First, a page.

Joyce’s stories are rather realistic stories about Dubliners at the beginning of the twentieth century, yet his power as a writer gives the stories the universal character. The writer’s attention in Dubliners is mainly focused on a narrow layer of Dublin’s society. His stories lead the reader through the world of the north side of the river Liffey, where, where the city’s laboring and unemployed poor lived. That is the world of clerks, bank officials, traders, shop assistants, the world of rented houses and rented furniture. At the time the stories were written, Dublin had already suffered centuries of colonial degradation and humiliation.
In “After the Race” Joyce says that Dublin wears “the mask of capital”. In another story “Ivy Day in the Committee Room” we are introduced to a group of people who are involved in
Dublin municipal election. Although Dublin at that time was formally the capital of Ireland, it had no power to exercises legislative authority, since the Act of Union restored that power to London. The municipal election in “Ivy Day in the Committee Room” is, in fact, lection for some minor position of no real importance.
Furthermore, the characters that are involved in the election work only for the money that they hope to get from their candidates. They, actually, despise and distrust them but nevertheless they work for them. The conversation that takes place in the Committee
Room reveals the degradation of both, civil and national life, which they represent. Further symptoms of human misery and stagnation reveal everywhere.
The most frequently used color in Dubliners is brown. Even one of the characters we meet at the Morkans’ annual party, in the story “The Dead”, is named Mr. Brown. The name of Mr. Duffy, on the other hand is derived from very Irish word for dark. There is hardly a story in Dubliners without a reference to drunkenness. Alcoholism is the most prevalent disease. In that kind of world Joyce acted as a clear-eyed observer, the “one who may look on the un with open eyes.”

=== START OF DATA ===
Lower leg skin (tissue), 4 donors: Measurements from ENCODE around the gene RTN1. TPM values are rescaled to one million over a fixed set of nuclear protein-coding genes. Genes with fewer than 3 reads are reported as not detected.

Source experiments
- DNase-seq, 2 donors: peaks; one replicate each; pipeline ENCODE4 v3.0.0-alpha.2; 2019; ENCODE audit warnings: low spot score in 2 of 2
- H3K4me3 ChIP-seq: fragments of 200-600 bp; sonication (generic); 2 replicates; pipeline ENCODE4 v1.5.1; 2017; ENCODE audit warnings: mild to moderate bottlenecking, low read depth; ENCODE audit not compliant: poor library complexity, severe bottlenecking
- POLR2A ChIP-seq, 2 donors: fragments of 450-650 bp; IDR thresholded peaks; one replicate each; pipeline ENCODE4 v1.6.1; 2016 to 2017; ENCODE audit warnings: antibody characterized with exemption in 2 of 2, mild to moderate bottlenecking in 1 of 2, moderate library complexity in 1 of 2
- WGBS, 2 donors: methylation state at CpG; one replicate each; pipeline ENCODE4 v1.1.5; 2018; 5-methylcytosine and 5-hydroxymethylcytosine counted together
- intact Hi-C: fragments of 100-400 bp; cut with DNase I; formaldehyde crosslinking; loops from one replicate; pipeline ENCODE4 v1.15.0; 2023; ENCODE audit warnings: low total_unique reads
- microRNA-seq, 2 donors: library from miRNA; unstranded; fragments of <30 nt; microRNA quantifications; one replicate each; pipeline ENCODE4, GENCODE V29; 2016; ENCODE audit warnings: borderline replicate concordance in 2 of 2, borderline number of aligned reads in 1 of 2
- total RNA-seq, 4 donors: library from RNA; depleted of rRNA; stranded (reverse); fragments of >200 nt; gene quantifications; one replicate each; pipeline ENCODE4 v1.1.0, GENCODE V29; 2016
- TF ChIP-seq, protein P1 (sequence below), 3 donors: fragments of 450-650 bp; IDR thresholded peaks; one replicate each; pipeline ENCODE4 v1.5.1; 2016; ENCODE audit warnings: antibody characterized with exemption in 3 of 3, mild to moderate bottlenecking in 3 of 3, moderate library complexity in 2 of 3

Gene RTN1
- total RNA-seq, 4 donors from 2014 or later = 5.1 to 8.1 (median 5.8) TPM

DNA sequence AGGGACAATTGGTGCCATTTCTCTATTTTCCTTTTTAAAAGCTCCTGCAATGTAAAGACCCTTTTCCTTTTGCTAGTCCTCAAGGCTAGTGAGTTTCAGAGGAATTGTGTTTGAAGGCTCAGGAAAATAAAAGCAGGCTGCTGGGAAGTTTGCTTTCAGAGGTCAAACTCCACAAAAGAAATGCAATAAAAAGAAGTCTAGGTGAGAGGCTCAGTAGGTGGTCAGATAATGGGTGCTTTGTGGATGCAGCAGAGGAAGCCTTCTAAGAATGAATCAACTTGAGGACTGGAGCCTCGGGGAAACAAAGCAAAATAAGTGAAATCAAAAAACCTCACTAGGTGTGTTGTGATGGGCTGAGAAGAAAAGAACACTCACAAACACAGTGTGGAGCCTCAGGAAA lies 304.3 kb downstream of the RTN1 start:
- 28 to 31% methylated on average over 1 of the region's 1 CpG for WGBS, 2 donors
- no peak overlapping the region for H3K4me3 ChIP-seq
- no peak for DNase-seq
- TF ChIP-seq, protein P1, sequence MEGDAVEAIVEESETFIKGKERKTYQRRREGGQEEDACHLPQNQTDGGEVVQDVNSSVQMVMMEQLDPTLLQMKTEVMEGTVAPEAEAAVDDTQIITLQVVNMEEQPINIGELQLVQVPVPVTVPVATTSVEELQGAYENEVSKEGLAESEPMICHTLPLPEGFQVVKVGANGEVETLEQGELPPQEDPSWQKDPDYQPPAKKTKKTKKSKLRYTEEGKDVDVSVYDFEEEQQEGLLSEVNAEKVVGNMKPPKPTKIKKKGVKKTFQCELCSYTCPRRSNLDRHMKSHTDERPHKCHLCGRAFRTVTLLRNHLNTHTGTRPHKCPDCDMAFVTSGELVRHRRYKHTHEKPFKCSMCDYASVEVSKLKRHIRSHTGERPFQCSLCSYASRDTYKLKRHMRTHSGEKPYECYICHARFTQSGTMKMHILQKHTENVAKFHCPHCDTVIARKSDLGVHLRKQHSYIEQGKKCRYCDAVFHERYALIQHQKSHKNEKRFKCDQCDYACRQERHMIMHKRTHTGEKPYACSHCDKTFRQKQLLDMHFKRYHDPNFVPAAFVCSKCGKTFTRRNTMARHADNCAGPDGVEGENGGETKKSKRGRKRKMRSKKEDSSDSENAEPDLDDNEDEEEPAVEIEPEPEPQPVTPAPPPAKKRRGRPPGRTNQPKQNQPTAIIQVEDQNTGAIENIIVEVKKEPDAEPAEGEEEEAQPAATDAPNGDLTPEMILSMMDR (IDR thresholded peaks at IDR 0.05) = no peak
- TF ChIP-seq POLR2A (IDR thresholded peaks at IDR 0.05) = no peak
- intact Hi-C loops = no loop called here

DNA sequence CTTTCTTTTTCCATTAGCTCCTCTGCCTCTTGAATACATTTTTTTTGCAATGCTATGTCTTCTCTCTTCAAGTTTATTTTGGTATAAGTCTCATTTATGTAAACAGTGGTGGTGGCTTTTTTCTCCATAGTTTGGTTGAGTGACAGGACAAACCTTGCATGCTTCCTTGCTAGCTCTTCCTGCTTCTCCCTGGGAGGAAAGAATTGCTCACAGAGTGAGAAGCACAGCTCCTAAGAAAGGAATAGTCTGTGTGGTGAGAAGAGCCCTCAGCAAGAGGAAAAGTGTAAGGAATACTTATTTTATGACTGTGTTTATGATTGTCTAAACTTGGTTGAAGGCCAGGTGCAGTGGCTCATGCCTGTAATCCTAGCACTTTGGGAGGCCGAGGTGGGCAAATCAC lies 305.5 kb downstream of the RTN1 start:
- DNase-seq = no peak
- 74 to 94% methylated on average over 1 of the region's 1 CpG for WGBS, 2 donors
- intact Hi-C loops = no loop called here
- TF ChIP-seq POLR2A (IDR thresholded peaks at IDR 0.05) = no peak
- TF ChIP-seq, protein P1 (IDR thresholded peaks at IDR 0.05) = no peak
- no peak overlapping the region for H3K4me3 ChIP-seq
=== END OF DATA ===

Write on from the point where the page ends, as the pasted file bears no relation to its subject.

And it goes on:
He defined that state using the term paralysis, paralysis of Dubliners is oral, intellectual and spiritual; nevertheless, it is not so much about paralysis as about revelation of paralysis to its victims.
What makes Dubliners different form the other, later work, is the fact that all of the stories but three were written while the author was still in Ireland, and the rest of his work was written while he was on the Continent. In terms of style, Joyce’s major innovations characterize his later work; Dubliners do reflect some distinct elements new to the English prose. And, although they may seem understated when compared with the author’s later work, those short stories do suggest the techniques that characterize the Joyce’s later works.
In the final sentence of the final paragraph of “The Dead”, the paragraph that many consider one of the most beautiful in twentieth-century literature, Joyce uses the word “falling” for five times in that rather a short paragraph. And then finishes the sentence by reversing the image: “His soul slowly and faintly falling, like the descent of the last end, upon all the living and all the dead.”
About Joyce’s Paralysis II
About Joyce’s Paralysis III
About Joyce’s Paralysis IV
Notice: From now on the installments of my prose work (a novel maybe) under the working title of - I wouldn't recommend this (with more than 25ooo words already) - are available to subscribers only.
Thanks to Kindle Affair, the most recent follower of this blog on Twitter.